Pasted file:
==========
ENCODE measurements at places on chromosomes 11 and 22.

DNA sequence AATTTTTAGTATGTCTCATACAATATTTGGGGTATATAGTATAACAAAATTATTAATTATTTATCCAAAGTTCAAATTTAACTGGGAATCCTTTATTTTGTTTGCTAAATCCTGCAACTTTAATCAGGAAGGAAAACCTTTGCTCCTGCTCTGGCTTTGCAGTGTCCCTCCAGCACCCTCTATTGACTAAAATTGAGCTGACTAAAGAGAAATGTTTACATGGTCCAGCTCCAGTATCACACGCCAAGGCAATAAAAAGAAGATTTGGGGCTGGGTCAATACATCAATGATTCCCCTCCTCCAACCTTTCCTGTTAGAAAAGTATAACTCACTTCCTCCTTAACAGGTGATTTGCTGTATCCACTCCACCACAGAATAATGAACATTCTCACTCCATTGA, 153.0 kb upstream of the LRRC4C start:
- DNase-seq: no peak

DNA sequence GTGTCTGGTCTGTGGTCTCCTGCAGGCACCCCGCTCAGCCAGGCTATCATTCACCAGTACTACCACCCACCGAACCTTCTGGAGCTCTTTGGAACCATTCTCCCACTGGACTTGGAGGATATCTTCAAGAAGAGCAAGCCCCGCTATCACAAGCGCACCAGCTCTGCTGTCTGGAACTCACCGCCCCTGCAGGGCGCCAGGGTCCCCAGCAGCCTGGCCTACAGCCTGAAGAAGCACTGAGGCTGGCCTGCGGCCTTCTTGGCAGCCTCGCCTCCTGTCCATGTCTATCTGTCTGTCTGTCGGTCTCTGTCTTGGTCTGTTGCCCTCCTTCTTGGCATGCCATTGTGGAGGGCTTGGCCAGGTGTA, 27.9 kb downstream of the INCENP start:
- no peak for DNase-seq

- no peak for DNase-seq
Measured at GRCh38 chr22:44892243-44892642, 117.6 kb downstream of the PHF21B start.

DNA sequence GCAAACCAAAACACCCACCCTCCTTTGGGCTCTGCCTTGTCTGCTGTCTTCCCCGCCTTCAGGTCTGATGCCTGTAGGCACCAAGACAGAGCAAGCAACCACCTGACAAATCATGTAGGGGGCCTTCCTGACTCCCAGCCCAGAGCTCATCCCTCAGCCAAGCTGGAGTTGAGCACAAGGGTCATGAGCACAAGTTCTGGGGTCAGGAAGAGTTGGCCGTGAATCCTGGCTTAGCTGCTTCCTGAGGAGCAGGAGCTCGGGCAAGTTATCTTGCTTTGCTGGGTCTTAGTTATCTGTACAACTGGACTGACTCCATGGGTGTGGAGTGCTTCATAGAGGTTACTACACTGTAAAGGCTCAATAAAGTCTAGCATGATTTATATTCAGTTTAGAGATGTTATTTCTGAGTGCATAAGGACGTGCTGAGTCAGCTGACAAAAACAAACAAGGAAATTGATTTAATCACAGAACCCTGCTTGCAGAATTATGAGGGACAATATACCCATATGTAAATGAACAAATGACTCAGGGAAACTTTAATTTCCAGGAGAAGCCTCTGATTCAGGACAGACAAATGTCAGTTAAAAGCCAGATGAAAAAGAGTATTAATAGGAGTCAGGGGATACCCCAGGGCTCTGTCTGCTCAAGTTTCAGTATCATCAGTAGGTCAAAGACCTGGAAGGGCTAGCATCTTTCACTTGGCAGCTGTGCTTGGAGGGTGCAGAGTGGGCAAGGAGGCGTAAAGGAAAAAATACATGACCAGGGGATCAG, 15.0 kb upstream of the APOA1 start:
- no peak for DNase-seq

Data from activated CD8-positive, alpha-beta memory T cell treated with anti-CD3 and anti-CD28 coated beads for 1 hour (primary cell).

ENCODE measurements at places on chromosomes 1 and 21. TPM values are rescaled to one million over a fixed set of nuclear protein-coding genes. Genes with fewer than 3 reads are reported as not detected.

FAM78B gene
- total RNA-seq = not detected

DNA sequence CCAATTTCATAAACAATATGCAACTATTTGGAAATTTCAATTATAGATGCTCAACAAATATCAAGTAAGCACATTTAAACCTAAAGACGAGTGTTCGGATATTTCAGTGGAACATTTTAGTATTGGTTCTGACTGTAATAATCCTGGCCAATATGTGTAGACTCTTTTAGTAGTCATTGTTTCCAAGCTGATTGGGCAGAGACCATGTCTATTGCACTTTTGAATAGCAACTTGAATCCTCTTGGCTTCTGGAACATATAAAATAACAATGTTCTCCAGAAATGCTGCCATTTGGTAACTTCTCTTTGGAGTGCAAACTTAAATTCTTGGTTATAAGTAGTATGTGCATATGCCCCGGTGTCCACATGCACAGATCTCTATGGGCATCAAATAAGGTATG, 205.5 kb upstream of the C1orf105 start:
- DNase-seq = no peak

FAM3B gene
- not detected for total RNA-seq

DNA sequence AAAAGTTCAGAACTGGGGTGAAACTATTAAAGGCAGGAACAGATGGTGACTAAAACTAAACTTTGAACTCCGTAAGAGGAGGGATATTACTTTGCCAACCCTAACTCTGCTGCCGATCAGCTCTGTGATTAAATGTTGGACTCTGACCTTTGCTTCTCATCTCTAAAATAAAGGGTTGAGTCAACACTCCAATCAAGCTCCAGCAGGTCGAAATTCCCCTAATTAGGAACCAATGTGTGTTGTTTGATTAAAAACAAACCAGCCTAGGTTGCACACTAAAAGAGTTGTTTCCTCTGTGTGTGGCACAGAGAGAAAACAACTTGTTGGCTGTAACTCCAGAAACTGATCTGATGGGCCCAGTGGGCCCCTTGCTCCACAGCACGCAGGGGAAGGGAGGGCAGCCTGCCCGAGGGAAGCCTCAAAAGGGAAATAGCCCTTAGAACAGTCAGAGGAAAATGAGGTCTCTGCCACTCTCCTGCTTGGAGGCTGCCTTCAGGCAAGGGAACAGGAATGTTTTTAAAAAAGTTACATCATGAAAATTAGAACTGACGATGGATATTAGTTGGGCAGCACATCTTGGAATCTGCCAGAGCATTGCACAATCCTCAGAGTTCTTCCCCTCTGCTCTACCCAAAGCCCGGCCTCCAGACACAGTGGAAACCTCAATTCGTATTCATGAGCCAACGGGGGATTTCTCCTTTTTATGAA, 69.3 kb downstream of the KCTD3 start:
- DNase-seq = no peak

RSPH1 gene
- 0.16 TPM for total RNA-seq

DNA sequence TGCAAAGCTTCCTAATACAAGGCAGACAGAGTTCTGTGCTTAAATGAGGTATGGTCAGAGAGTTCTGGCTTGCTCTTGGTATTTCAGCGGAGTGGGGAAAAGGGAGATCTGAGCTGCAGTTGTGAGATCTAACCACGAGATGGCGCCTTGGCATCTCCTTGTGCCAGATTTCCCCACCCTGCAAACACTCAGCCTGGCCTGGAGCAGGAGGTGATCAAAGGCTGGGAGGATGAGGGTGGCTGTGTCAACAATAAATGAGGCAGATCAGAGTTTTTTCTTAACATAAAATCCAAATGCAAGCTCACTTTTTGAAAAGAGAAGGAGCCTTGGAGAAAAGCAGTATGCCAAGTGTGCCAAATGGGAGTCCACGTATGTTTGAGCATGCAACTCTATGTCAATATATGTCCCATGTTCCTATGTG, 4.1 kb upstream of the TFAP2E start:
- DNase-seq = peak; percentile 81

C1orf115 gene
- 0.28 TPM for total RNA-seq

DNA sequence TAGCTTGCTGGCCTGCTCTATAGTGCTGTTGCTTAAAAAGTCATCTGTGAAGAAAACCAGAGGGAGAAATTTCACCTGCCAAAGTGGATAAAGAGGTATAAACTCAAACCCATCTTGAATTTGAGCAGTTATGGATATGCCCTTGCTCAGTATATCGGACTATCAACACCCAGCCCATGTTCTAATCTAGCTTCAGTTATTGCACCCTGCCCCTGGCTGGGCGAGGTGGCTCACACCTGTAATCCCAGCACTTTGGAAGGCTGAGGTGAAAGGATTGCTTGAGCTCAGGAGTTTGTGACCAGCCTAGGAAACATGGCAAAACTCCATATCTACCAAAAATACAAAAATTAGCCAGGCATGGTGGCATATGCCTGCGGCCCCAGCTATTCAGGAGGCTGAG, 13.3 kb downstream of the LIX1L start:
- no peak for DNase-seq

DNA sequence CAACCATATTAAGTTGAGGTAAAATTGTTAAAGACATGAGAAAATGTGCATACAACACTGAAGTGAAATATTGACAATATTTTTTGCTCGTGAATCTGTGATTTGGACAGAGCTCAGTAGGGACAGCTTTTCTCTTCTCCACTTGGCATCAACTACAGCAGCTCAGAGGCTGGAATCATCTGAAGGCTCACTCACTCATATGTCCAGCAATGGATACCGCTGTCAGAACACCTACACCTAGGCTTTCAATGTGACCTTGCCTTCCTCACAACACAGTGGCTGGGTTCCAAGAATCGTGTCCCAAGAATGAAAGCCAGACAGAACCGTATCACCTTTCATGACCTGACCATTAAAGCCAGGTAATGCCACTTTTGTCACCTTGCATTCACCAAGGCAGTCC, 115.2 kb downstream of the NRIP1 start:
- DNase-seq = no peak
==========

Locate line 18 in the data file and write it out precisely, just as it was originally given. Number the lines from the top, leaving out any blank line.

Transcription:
DNA sequence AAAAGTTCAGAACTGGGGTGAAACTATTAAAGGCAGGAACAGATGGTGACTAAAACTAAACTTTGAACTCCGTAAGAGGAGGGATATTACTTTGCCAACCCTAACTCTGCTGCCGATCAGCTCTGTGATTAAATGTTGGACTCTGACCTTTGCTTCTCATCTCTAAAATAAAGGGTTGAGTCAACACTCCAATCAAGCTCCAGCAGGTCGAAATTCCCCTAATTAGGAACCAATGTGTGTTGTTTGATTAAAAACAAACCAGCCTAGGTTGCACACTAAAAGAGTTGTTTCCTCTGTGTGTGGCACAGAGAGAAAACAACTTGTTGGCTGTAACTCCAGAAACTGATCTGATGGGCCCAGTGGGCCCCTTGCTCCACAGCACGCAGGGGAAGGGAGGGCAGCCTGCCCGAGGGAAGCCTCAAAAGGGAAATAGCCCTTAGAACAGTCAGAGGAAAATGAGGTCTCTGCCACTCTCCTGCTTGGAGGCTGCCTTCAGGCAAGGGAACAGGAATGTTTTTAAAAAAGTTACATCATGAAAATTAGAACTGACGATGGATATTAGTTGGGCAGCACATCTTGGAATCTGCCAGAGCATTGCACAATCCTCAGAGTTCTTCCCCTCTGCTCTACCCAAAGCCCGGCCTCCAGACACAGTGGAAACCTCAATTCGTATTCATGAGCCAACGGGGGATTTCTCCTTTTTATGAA, 69.3 kb downstream of the KCTD3 start: